Competitors: When to avoid
Do not use strategies that compromise business integrity and do not benefit your customers. It may seem like a good idea to be the top contender, above your competitors, on as many search results from many different keywords. However, this is not the case. Think about it from the customer’s perspective. If they are searching for unpasteurized milk and your business only has a small quantity or is not branded for such a product, then they are going to be annoyed when you appear on the top of the search results. The article Search Optimization and Its Dirty Little Secrets sounds a wise warning and examples of using such tactics.
In general, do not copy exact text from your competitors. Doing so could result in legal and copyright violations. Do not copy the overall look and feel of your competitors so that it deceives a customer in thinking your website is something else. For example, if you are selling antiques and made your website to mirror the look and feel of the White House, then it could potentially confuse customers. Also, many antique customers would probably not be amused. Keep the look and feel of your website and web pages true to your business and true to your customers.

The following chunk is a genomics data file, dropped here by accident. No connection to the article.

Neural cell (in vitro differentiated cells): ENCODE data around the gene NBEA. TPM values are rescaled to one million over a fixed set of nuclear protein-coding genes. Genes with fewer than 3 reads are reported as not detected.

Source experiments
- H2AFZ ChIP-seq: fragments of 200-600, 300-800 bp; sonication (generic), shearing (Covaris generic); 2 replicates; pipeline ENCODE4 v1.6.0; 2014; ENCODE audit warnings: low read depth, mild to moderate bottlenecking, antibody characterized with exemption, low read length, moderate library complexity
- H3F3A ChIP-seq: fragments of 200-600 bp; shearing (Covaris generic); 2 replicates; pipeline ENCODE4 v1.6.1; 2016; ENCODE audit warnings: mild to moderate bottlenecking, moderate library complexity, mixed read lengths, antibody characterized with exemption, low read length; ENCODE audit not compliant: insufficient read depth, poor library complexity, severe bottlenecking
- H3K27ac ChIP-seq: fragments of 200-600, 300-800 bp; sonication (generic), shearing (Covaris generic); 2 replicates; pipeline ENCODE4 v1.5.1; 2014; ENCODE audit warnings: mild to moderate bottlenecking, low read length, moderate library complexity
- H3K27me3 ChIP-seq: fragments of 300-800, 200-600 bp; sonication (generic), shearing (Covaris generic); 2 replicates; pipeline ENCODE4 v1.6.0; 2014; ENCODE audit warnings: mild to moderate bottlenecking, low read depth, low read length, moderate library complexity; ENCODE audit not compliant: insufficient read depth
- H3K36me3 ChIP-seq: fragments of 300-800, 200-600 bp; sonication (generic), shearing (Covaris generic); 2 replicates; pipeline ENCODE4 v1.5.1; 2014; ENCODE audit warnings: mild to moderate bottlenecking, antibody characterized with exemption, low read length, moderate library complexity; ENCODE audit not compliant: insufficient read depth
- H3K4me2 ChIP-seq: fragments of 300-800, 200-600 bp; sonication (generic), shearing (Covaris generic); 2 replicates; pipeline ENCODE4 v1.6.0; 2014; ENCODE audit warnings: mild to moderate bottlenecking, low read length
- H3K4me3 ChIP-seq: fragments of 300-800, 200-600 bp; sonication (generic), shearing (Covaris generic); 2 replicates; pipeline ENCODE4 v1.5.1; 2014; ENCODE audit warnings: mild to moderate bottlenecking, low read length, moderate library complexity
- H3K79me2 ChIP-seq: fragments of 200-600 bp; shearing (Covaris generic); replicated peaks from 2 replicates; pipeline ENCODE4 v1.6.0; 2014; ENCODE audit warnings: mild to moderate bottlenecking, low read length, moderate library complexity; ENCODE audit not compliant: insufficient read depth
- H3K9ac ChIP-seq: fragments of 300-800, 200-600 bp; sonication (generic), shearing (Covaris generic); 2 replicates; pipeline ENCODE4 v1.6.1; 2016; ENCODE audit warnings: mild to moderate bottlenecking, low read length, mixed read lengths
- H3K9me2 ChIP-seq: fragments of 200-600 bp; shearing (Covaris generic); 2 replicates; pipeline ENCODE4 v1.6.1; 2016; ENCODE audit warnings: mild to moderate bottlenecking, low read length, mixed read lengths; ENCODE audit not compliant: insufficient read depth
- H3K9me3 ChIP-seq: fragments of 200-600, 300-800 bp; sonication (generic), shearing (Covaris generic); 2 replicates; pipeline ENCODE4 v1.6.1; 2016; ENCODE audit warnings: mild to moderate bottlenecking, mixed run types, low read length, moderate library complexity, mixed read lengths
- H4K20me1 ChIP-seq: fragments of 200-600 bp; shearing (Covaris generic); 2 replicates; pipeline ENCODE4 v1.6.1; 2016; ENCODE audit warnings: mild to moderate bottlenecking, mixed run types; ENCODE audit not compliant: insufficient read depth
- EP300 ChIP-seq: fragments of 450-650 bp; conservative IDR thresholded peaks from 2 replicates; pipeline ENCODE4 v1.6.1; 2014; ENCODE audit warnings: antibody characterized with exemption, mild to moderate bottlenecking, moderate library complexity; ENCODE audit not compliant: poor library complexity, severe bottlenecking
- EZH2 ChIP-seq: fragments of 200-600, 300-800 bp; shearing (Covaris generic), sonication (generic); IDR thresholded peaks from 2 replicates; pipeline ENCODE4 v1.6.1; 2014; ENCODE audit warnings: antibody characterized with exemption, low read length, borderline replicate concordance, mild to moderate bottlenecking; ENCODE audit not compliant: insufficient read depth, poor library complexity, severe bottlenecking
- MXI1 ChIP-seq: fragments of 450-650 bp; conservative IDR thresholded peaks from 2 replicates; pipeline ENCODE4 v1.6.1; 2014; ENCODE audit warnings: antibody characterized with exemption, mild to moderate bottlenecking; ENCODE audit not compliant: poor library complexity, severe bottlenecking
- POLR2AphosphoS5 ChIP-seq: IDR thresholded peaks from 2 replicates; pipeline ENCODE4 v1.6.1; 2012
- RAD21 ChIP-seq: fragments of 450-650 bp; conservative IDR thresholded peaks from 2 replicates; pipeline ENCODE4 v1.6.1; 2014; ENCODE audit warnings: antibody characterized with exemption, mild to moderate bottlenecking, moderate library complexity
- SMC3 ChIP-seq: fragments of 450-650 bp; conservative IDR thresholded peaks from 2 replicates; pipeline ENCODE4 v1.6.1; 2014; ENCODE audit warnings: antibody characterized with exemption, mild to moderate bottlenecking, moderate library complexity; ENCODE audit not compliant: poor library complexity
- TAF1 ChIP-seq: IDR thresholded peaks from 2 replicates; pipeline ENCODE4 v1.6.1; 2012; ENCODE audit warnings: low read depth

Do not copy technologies that your customers do not use. For example, if you are selling sailboats to customers that live remotely, it would probably not be a good strategy to focus on search engines for mobile devices. In this case, your customers may not be in range of a cell phone tower. If your customers are not going to use the technology to find you, then it does not benefit you to copy your competitors use of it.
Do not base the SEO strategies you adopt, solely on what web site analytics and tools say about you and your competitors. Your customers do not care how many times they visit your website or what actions they need to take to purchase an item. Your customers want to find the information and get what they need. If the customer has to come back to return an item or go to the help section repeatedly, it will not leave them with a positive impression. It may just mean that the tool provides a higher analytical number.
Finally, do not seek out or pay to be linked from a site purely to increase the number of back links and result higher in the search engine results. You may appear on top of your competitors, but you will lose your customers. If your customers do not see the value or integrity of the site from which you are linked, then you may lose your integrity with your customers.
Revisiting Competitive Analysis:
SEO Competitive Analysis is not static. Your customers will change their perspectives over a large amount of time. When you look through your customers’ eyes 6 months from now, you may see different competitors in your market space. You may see different keywords, content, technologies, and links that you need to meet your competition. Be future ready and do excellent SEO competitive intelligence.
Michelle Knight is an information specialist and MLIS who provides information businesses need to decide. She has worked as a software tester, a researcher, and a librarian. She is a member of the Oregon Special Library’s Association and is seeking her next opportunity using her writing, research and analytical skills. She can be reached firstname.lastname@example.org on Twitter @mknight1130 or at (503) 345-4350.